J-Mazing prepares for the main event cage match at the Micro Wrestling Federation show at Rick’s Cafe Americain in Starkville Wednesday. Photo by: Adrian Bohannon
October 18, 2009 12:07:00 AM
STARKVILLE -- Danny Campbell walks confidently through the narrow back hallways at Rick''s Cafe Americain with a drink in his hand, a smile on his face and a tight black T-shirt that reads "I support midget violence."
At the edge of the kitchen, Campbell, 44, is stopped by a handful of young women who ask to pose with him for photos. He is more than happy to oblige.
"When you got a body like this, the women love you," Campbell says later, then takes off his shirt and flexes his muscular, 4-feet, 9-inch, 170-pound frame. The young women see the display and giggle in the background while Campbell, whose growth was stunted by dwarfism, maintains his smile from ear to ear.
For Campbell, traveling 300 days a year with the Micro Wrestling Federation is happiness. The MWF tours nationwide, including a performance Wednesday in Starkville.
"It''s been a childhood dream that I fulfilled," says Campbell, an Alberta, Canada, native. "I had a dream that I wanted to become a professional wrestler and I hunted it down and I chased it and I fulfilled it. How many people do you know who can honestly say they''ve fulfilled a dream that they''ve had?"
Campbell walks around Rick''s Cafe like he owns the place, posing now and again for photos and cracking jokes with anyone who will listen. The 18-year pro wrestling veteran also wanders in and out of the MWF dressing room, where a seven of his fellow micro wrestlers hang out before the show.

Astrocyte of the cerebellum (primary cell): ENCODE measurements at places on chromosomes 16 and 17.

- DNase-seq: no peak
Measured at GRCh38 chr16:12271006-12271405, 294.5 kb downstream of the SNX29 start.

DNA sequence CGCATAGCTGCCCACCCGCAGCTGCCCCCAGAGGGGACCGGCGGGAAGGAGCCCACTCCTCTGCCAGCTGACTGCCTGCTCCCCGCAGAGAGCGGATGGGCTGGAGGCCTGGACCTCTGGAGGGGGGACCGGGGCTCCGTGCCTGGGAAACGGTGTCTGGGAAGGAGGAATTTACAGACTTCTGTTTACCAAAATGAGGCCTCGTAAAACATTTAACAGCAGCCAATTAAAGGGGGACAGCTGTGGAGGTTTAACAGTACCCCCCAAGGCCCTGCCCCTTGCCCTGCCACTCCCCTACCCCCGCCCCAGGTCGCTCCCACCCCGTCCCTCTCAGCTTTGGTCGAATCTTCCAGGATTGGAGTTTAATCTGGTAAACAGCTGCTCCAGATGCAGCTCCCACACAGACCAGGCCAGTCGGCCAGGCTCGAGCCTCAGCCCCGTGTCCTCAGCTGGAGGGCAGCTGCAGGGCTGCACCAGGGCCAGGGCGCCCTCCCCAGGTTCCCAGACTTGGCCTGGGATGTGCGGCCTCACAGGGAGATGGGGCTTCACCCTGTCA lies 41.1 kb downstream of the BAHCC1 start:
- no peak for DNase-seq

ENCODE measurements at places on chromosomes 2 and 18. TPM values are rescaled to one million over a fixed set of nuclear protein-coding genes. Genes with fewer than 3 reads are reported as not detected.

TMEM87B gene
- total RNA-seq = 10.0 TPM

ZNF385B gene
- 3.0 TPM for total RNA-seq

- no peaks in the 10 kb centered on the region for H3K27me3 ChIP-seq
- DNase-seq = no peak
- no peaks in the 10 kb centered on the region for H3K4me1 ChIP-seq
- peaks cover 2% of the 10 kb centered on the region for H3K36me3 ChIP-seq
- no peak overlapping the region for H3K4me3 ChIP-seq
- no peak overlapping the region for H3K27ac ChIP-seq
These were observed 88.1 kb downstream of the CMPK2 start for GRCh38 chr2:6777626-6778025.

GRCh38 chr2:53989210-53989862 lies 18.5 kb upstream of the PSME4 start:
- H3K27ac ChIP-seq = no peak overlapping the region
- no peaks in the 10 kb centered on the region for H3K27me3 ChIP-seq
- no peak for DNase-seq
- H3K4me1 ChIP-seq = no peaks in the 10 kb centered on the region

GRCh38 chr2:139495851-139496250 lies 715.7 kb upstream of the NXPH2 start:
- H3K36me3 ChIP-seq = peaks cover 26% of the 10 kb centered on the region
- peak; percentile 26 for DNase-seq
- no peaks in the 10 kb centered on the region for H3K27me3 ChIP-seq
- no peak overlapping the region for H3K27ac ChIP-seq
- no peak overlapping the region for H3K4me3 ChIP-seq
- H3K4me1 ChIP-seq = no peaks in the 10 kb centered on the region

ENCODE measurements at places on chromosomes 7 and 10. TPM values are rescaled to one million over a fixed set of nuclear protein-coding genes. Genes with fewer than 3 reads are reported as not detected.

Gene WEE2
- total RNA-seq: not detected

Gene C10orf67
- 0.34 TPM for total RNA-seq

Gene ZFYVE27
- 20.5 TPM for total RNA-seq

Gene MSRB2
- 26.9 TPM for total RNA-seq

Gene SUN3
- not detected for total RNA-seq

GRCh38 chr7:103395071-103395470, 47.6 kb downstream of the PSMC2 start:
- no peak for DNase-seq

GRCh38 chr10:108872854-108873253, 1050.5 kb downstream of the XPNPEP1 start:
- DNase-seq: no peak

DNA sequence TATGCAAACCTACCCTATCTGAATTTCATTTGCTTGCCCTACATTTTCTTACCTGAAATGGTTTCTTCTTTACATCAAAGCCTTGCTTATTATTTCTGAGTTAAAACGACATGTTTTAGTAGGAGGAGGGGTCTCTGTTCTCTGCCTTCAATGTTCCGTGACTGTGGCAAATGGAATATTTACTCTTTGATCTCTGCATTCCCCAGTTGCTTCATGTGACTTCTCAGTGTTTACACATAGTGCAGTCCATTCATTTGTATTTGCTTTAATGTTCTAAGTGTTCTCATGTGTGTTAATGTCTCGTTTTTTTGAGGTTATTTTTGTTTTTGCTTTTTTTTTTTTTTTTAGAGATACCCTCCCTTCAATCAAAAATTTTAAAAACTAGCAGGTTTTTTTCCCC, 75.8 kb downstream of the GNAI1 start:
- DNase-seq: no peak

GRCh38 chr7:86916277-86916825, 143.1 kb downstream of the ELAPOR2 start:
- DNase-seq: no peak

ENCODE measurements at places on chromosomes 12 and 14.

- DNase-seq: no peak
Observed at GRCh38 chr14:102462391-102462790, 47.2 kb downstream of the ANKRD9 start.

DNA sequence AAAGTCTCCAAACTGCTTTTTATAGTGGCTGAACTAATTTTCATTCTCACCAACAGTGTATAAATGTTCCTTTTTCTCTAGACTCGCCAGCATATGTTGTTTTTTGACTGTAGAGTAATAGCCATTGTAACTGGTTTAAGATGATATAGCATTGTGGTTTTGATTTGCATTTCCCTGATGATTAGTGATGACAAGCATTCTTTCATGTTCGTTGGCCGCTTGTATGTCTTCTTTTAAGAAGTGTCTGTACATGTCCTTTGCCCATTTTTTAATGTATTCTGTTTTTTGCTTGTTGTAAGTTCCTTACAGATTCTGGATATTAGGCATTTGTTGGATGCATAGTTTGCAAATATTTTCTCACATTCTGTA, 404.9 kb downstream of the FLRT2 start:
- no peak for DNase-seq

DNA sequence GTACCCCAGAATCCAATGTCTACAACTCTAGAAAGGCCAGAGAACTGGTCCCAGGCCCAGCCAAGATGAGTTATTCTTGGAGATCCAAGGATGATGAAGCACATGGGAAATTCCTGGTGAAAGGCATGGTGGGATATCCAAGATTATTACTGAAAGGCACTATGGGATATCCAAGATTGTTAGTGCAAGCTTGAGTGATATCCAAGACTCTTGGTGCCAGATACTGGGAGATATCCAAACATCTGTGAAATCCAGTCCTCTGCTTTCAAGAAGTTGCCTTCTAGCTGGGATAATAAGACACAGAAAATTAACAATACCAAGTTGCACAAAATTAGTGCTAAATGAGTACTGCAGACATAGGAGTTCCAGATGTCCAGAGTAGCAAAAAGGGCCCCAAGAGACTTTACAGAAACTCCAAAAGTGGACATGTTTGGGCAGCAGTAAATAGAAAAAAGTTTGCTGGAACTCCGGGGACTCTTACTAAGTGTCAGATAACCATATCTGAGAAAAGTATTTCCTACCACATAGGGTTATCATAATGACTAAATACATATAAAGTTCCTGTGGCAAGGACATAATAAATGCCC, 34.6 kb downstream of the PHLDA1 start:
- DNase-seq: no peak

There''s Jason Jones, aka "Short Dawg," who stands at 4 feet, 5 inches and 170 pounds. He''s a 29-year-old Kentucky native who has wrestled professionally for 12 years.
Then there''s J-Mazing, originally from the Philippines, who, at 3 feet, 5 inches and 70 pounds, is the smallest wrestler on the tour. He''s been doing it for about a year and a half.
The others go by names like Lil Ricky, Da Bronx Thug and Steve-O. The group relaxes and drinks beer before the show while young women pop in and out of the dressing room to take photos.
As 10 p.m. approaches, the wrestlers prepare for the performance while the crowd inside Rick''s increases steadily. The first to arrive fill up tables on the stage and upper levels around the 12-by-12-foot wrestling ring, located in the center of the dance floor. Others stand in groups and chatter excitedly.
When the 10 o''clock hour arrives, Lil Ricky struts through the crowd and climbs into the ring, followed by J-Mazing, who shimmies and dances into the spotlight.
From the J-Mazing''s first slap to Lil Ricky''s face, loud enough to be heard by most in attendance, to Lil Ricky''s eventual pin of J-Mazing, the entire 250 people in attendance go wild. Short Dawg and Da Bronx Thug are the next pair to take the ring, followed by Little Nasty Boy and Steve-O. Each contribute their own acrobatics and antics to the show.
The wrestlers use everything from trash cans and clipboards to their tiny fists and feet to pummel each other. Then, after the individual matches come to an end, MWF crew members set up fencing around the ring for the steel cage match -- the final wrestling event of the night, during which Campbell, aka Little Nasty Boy, comes out victorious after a jump from the top of the cage and pin of Steve-O. J-Mazing later dances for the ladies in attendance and the show comes to an end.
Men and women flock to the wrestlers after the match for autographs and photos. Jones, aka Short Dawg, is particularly popular.
"Short Dawg: Half the size, twice the pimp," he says with a laugh.
A long road
The MWF was formed in 2000, but has grown increasingly popular in recent years. The group has been featured on Country Music Television and other programs nationwide.